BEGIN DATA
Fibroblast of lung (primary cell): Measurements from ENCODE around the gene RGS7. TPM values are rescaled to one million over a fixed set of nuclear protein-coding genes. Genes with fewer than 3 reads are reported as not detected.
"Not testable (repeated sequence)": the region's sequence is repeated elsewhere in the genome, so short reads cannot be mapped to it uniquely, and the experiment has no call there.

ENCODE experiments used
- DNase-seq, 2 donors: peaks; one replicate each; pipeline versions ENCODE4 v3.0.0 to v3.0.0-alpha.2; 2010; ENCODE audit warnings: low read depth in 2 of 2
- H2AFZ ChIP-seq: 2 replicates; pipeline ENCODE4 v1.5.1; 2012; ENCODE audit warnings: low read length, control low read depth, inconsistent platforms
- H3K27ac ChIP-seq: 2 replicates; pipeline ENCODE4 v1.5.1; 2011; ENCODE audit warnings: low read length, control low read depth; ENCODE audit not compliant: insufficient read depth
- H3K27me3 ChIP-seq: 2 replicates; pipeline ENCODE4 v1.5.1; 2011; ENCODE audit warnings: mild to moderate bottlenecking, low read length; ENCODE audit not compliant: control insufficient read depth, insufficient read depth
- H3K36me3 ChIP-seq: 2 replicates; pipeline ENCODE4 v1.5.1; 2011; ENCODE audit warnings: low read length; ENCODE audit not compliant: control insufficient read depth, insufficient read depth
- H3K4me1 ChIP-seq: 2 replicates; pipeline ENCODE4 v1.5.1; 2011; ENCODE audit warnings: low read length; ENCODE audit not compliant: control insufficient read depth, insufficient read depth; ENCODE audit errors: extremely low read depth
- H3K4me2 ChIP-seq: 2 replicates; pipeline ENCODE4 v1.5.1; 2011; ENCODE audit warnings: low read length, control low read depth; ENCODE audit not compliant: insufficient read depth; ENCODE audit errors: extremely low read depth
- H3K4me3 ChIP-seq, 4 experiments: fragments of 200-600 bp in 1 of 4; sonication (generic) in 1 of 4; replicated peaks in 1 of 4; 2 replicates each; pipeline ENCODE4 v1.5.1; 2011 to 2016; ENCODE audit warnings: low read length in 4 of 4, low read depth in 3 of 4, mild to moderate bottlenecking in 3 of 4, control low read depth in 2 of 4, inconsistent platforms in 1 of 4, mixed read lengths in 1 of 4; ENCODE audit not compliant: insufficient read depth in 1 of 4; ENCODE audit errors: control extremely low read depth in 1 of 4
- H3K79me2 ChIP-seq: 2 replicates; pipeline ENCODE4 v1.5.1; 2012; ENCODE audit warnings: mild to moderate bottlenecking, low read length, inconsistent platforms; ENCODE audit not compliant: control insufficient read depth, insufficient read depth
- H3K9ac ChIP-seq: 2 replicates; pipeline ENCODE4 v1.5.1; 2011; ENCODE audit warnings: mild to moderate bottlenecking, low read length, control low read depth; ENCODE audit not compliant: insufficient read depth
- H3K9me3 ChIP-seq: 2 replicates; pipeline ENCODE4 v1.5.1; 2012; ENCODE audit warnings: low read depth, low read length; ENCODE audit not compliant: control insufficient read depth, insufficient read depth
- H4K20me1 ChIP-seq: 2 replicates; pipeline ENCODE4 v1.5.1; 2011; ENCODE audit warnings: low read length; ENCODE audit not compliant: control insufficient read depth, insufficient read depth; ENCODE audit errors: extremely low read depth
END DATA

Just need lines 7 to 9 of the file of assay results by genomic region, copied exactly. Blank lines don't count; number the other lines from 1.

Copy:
- H3K27me3 ChIP-seq: 2 replicates; pipeline ENCODE4 v1.5.1; 2011; ENCODE audit warnings: mild to moderate bottlenecking, low read length; ENCODE audit not compliant: control insufficient read depth, insufficient read depth
- H3K36me3 ChIP-seq: 2 replicates; pipeline ENCODE4 v1.5.1; 2011; ENCODE audit warnings: low read length; ENCODE audit not compliant: control insufficient read depth, insufficient read depth
- H3K4me1 ChIP-seq: 2 replicates; pipeline ENCODE4 v1.5.1; 2011; ENCODE audit warnings: low read length; ENCODE audit not compliant: control insufficient read depth, insufficient read depth; ENCODE audit errors: extremely low read depth